Album of the Month
No Joy, the project of Jasamine White-Gluz, with the first full-length album in five years, Motherhood (Joyful Noise / Hand Drawn Dracula).
For No Joy’s first full length in five years, Jasamine White-Gluz took what she learned from synthesis, reincorporated guitars, and produced an album that is not a departure from NoJoy’s early shoegaze, but a stylistically omnivorous expansion that ekes into trip hop, trance and nu-metal. Motherhood is the culmination of years composing outside of her comfort zone, and a return to DIY recording with a leveled-up expertise in production.
No Joy’s relentless sonic permutations are evidence of frontperson and principal songwriter Jasamine White-Gluz’s insatiable desire to grow. The Montréal-based project began a decade ago as e-mail-traded riffs; subsequent albums showcased a penchant for delay-saturated jangle, industrial distortion, and sludgey drones over disco beats. White-Gluz, feeling too reliant on her primary instrument, ditched the guitars and detoured to modular electronica for a 2018 EP composed with Sonic Boom (Spacemen 3’s Pete Kember).
For No Joy’s first full length in five years, White-Gluz took what she learned from synthesis, reincorporated guitars, and produced an album that is not a departure from No Joy’s early shoegaze, but a stylistically omnivorous expansion that ekes into trip hop, trance and nu-metal. Motherhood is the culmination of years composing outside of her comfort zone, and a return to DIY recording with a leveled-up expertise in production. Touring with genre-divergent artists has honed the band’s comfortably multifarious sound; No Joy picked up post-hardcore fans on the road with Quicksand, and ambient techno fans on gigs with Baths.
“As long as people are open minded about music, they can hear different things,”
“Maybe because there are a lot of layers.”
“A lot of layers” may be an understatement. Lead single “Birthmark” combines the ‘90s dance rock of Republica with phasing fuzz à la Deftones’ brand of loud-quiet-loud. “Dream Rats” (featuring White-Gluz’s sister, Alissa, of deathcore supergroup Arch Enemy) manages to cram synth choir, blast beats, cowboy leads, and signal-jammed shredding into a radio-friendly three and a half minutes. “Nothing Will Hurt” melds detuned arpeggios, Berlin school synths, slap bass, and seemingly infinite vocal facets. Throughout are loving nostalgic nods to the records White-Gluz adored on their release twenty years ago--Massive Attack, Sneaker Pimps, No Doubt.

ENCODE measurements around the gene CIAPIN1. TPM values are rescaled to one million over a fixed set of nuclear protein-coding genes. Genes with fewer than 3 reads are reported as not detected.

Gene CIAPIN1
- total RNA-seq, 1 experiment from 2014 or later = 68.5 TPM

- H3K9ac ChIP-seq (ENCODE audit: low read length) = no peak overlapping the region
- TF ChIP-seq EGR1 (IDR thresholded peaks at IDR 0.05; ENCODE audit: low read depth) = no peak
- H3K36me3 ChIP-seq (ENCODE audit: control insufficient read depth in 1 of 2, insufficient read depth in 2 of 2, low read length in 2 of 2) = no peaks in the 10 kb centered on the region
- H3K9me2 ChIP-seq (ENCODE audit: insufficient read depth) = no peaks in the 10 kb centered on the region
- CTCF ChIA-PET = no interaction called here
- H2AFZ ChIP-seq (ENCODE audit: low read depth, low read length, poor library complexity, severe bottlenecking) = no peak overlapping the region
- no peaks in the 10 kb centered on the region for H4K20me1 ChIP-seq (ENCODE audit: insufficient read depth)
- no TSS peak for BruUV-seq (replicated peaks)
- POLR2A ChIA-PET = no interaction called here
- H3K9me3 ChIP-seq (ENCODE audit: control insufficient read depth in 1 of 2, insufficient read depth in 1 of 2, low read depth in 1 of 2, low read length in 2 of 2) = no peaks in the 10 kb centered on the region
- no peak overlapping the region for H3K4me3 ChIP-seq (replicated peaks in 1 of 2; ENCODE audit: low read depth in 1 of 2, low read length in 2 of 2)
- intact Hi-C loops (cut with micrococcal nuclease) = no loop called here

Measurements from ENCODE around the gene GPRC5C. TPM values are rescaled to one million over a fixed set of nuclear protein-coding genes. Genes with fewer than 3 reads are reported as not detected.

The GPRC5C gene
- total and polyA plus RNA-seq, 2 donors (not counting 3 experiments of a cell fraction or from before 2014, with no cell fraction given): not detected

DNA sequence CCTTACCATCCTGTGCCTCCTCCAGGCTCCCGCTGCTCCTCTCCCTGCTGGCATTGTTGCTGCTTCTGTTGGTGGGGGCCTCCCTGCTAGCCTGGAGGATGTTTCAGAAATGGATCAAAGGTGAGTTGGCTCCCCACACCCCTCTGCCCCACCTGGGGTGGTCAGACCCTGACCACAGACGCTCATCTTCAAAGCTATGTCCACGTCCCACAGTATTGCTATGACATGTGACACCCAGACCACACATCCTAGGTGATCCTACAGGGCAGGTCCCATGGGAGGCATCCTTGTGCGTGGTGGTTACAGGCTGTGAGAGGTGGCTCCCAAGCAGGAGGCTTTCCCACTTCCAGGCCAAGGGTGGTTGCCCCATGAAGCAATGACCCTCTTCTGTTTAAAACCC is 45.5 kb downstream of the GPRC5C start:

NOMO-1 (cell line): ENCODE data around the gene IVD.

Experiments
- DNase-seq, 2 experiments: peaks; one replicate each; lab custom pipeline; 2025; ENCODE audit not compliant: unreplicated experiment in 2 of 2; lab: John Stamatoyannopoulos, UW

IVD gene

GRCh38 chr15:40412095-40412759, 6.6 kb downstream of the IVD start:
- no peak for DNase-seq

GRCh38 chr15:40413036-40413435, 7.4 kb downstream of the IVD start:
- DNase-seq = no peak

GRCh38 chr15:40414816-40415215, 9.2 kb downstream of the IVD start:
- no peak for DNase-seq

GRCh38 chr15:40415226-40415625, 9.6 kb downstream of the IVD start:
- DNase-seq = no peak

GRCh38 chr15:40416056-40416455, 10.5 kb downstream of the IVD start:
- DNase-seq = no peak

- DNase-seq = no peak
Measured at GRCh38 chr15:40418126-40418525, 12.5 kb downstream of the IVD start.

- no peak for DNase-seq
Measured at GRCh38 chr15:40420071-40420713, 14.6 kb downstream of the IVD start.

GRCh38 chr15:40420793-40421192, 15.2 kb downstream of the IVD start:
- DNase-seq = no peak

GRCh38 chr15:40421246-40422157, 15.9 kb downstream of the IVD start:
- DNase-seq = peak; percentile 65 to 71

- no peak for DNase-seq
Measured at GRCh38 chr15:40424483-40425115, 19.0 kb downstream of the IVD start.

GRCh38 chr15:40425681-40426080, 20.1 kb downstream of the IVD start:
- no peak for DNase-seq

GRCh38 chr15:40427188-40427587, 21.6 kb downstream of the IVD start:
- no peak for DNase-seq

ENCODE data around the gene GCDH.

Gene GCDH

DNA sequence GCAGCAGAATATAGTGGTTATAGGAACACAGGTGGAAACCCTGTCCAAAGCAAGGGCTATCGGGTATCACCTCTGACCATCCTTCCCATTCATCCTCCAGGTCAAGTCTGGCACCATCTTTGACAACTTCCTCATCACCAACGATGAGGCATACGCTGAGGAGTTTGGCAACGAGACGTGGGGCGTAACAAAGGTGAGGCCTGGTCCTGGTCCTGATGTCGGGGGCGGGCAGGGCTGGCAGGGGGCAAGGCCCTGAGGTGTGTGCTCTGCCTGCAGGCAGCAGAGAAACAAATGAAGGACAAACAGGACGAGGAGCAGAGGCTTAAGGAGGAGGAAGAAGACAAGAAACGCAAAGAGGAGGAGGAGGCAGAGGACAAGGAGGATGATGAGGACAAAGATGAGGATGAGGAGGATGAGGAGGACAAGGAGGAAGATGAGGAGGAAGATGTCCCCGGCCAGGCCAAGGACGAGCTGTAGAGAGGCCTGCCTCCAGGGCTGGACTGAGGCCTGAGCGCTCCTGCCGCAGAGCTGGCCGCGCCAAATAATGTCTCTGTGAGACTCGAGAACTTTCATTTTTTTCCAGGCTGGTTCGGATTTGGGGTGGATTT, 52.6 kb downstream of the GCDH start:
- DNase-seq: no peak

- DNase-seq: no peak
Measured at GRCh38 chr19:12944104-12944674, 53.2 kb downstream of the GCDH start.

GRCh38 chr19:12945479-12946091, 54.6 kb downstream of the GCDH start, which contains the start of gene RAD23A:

Collaborative, exploratory fun hallmarks No Joy’s discography, and Motherhood is no exception. Jorge Elbrecht (Ariel Pink, Sky Ferreira, Japanese Breakfast) returns in his role as co-producer and multi-instrumentalist. The band’s touring sound engineer Madeleine Campbell, who authors the Women In Sound zine, came on as engineer alongside Chris Walla (Death Cab for Cutie). Drummer Jamie Thompson (Islands, Esmerine) translated rhythmic ideas into hard-hitting performance, and brought in drum machines of his own. Frenetic shredder Tara McLeod (Kittie) makes her No Joy recorded debut, contributing not only guitars but banjos. Somehow plastic clarinet, scrap metal, skits, bongos and an EMS Putney made the mix. Songs went from laptop demos to labyrinthine recordings, tracked primarily at fellow Montrealers Braids’ Studio Toute Garnie. White-Gluz laid down the vocals at home, which allowed for experimentation with ethereal harmonies and shrouded ad libs.
White-Gluz hadn’t read Sheila Heti’s Motherhood when she wrote and titled this record, but when she did, the narrative parallels between the two projects were “like looking into a mirror.” “Will I regret not opening my insides out?” she sings on “Primal Curse,” during which she reads an optimistic letter her mom wrote as a teenager to her future kids.
“Time is critical, and you have to make decisions that are extremely time sensitive and your body
“It’s a lot of seeing myself through my mother’s experiences, and the physicalness of a body getting older.”
The album also investigates the implications of her parents’ aging on her role as their child, as on the DJ-scratching wah groover “Four.” Heti’s book’s central conceit is an open-ended pondering of whether dedication to writing is more significant than the desire to have children. No Joy doesn’t definitively answer this existential quagmire, either--how could anyone? Instead, Motherhood is a beautifully dense exploration that proves how thoughtful, thorough music can translate into art that is rich, vast and alive. -
Bio by Sadie Dupuis
No Joy - Motherhood